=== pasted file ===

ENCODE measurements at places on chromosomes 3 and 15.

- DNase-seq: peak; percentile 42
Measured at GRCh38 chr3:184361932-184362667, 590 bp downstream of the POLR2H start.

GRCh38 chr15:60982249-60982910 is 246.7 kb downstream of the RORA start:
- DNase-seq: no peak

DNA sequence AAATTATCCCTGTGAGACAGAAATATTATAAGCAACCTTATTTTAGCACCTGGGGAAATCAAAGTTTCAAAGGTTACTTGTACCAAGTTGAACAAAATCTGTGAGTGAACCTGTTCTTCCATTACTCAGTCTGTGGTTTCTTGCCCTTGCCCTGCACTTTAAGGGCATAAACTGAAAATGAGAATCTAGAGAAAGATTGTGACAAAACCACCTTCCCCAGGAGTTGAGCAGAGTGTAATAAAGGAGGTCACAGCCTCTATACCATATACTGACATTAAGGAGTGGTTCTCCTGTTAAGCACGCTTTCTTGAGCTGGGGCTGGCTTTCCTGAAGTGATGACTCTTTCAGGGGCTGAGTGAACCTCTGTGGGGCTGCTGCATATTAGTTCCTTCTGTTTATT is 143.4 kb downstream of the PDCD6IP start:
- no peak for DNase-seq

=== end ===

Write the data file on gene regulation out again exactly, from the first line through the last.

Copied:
ENCODE measurements at places on chromosomes 3 and 15.

- DNase-seq: peak; percentile 42
Measured at GRCh38 chr3:184361932-184362667, 590 bp downstream of the POLR2H start.

GRCh38 chr15:60982249-60982910 is 246.7 kb downstream of the RORA start:
- DNase-seq: no peak

DNA sequence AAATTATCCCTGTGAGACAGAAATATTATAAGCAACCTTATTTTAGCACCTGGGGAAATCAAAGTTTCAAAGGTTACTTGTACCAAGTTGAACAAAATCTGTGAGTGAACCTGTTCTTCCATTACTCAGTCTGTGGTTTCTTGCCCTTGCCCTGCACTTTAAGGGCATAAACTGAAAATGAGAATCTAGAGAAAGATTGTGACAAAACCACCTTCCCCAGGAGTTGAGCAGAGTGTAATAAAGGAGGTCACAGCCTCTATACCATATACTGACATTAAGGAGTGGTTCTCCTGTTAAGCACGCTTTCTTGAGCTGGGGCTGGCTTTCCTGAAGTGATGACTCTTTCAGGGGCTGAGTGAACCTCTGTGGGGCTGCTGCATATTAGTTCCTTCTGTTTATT is 143.4 kb downstream of the PDCD6IP start:
- no peak for DNase-seq